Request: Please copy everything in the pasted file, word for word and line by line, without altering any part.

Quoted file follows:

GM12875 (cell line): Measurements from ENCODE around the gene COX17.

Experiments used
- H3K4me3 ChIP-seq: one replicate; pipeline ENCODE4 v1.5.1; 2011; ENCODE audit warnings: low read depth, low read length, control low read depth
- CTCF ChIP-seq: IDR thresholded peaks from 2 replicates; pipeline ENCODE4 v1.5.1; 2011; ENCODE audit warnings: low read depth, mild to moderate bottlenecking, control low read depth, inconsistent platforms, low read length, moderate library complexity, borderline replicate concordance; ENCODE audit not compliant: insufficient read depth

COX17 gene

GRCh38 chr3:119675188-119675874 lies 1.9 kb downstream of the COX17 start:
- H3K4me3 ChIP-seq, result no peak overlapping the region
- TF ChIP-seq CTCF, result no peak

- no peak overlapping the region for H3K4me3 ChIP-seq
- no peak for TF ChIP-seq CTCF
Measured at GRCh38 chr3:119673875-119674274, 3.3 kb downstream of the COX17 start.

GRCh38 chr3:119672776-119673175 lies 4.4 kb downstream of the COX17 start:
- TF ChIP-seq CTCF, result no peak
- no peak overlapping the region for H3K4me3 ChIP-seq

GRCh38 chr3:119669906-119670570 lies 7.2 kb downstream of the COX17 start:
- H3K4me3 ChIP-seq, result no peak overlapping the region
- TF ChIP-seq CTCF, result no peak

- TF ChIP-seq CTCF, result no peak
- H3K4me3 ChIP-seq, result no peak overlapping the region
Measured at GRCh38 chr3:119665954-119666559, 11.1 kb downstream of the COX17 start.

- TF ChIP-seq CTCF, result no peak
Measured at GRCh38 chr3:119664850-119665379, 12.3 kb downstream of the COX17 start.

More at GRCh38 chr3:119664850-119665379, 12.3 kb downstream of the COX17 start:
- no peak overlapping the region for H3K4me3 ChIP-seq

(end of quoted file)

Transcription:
GM12875 (cell line): Measurements from ENCODE around the gene COX17.

Experiments used
- H3K4me3 ChIP-seq: one replicate; pipeline ENCODE4 v1.5.1; 2011; ENCODE audit warnings: low read depth, low read length, control low read depth
- CTCF ChIP-seq: IDR thresholded peaks from 2 replicates; pipeline ENCODE4 v1.5.1; 2011; ENCODE audit warnings: low read depth, mild to moderate bottlenecking, control low read depth, inconsistent platforms, low read length, moderate library complexity, borderline replicate concordance; ENCODE audit not compliant: insufficient read depth

COX17 gene

GRCh38 chr3:119675188-119675874 lies 1.9 kb downstream of the COX17 start:
- H3K4me3 ChIP-seq, result no peak overlapping the region
- TF ChIP-seq CTCF, result no peak

- no peak overlapping the region for H3K4me3 ChIP-seq
- no peak for TF ChIP-seq CTCF
Measured at GRCh38 chr3:119673875-119674274, 3.3 kb downstream of the COX17 start.

GRCh38 chr3:119672776-119673175 lies 4.4 kb downstream of the COX17 start:
- TF ChIP-seq CTCF, result no peak
- no peak overlapping the region for H3K4me3 ChIP-seq

GRCh38 chr3:119669906-119670570 lies 7.2 kb downstream of the COX17 start:
- H3K4me3 ChIP-seq, result no peak overlapping the region
- TF ChIP-seq CTCF, result no peak

- TF ChIP-seq CTCF, result no peak
- H3K4me3 ChIP-seq, result no peak overlapping the region
Measured at GRCh38 chr3:119665954-119666559, 11.1 kb downstream of the COX17 start.

- TF ChIP-seq CTCF, result no peak
Measured at GRCh38 chr3:119664850-119665379, 12.3 kb downstream of the COX17 start.

More at GRCh38 chr3:119664850-119665379, 12.3 kb downstream of the COX17 start:
- no peak overlapping the region for H3K4me3 ChIP-seq